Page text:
The Legal Aid Society has 20 applicants trying to get old convictions sealed under a new state law that aims to give New Yorkers a clean slate — and court officials believe as many as 600,000 people could be eligible.
The nonprofit’s Conviction Sealing Project just launched with the goal of serving indigent clients who could get the life-changing housing and employment benefits of a clean record through the law that went into effect October 7, 2017.
To date, Legal Aid filed one sealing motion in the Bronx for a 44-year-old domestic violence survivor who has a 16-year-old misdemeanor assault conviction, related to incidents with her abuser. Prosecutors are consenting to the sealing, her lawyers said.
Legal Aid’s other clients have applications in the works, and around the state public defenders and private lawyers alike have begun to seize the opportunity.
Yet there are potentially hundreds of thousands who do not know they are candidates.
Under the statute, convictions must be at least ten years old and applicants cannot have more than two misdemeanors or one felony. Certain types of convictions are automatic disqualifications.
Office of Court Administration officials determined recently there were 300,000 people with a single misdemeanor conviction over a decade old.
There are no statistics known to OCA to reflect the number of people with two misdemeanors, one felony or a combination.
“A lot of people are eligible or know people who are eligible but just didn’t know the law existed,” said Emma Goodman, who is spearheading Legal Aid’s initiative.
Goodman said Legal Aid is pushing to get the word out and to “take on as many cases as there are.”
“We don’t know what the numbers are going to be like,” she said. Her organization identified an additional 10 candidates at an outreach event on Staten Island recently.
As of Tuesday, just four people have had cases sealed under the new statute — in Kings, Nassau, Ulster and Erie Counties, according to the New York State Division of Criminal Justice Services.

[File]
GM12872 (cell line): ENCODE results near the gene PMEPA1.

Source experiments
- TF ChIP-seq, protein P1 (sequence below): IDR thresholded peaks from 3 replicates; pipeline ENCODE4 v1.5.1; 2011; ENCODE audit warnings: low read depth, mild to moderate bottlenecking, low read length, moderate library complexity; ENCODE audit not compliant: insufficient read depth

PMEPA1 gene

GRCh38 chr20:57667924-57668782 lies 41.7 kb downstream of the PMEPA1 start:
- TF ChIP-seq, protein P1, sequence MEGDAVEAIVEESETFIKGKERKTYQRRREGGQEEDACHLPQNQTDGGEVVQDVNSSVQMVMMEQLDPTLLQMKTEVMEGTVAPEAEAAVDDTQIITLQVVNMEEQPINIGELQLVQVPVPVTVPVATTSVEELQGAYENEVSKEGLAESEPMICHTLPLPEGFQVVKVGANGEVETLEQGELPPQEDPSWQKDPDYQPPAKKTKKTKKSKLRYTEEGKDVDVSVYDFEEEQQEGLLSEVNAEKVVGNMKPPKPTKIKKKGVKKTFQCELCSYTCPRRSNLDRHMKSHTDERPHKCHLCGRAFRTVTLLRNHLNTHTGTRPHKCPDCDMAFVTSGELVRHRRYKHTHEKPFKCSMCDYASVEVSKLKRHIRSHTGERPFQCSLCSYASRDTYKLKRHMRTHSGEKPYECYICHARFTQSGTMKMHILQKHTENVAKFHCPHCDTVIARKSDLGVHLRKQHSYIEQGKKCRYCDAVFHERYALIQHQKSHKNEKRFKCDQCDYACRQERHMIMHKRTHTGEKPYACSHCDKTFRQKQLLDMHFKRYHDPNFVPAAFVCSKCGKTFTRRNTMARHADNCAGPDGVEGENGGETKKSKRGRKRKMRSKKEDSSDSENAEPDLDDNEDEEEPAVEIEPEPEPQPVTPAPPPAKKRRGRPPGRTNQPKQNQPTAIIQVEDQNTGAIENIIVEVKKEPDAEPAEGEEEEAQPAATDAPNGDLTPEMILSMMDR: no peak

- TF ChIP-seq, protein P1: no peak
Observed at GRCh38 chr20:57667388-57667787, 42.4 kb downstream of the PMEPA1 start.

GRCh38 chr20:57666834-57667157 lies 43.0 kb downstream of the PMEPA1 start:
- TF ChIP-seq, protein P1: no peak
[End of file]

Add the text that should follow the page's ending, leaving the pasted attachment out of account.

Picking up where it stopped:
Wesley Caines, who handles reentry and community outreach for The Bronx Defenders, is overseeing their efforts under the new legislation. He said the first of six or seven applications will be filed next week.
He believes the law is too restrictive and excludes the many New Yorkers with additional minor convictions “mostly based on policing policies that targeted certain communities.”
Caines also said the state should help identify the people who should apply if “the goal is to help people move forward.”
“I would argue maybe there’s a moral responsibility to notify these people or to provide some guidance to organizations like the Bronx Defenders,” he said.
Brooklyn Defender Services is fielding a handful of applications and has staff devoted to outreach, said Keren Farkas, supervising attorney for education.
“It’s a wonderful first step for people to actually have the ability to seal something that might have happened several years ago that might be impacting their ability to get employment,” Farkas said.
The relative few who are already applying for assistance under the law are holding out hope that their lives will improve.
“It’s holding me down from moving on to take care of my family,” said one Legal Aid client with a larceny conviction in Manhattan from 2004 who is trying to become a home health aide. She said she has not been able to get a job at all since her arrest.
“I have been unemployed, struggling with three kids.”
Employers are legally barred in New York State from considering a person’s criminal history in the hiring process but advocates and applicants alike say the practice is routine.
The stigma of a conviction can follow a person for life.
“I haven’t done anything wrong since then. I have been trying to do things to progress and I can’t,” the client added.
Private defense attorney Tom Kenniff said his law firm is working on applications for clients “convicted of drug-related crimes in their early twenties.”
“They have served their sentences, obtained college degrees but have had difficulty obtaining professional licenses and employment because of the stigma of their criminal convictions,” Kenniff said.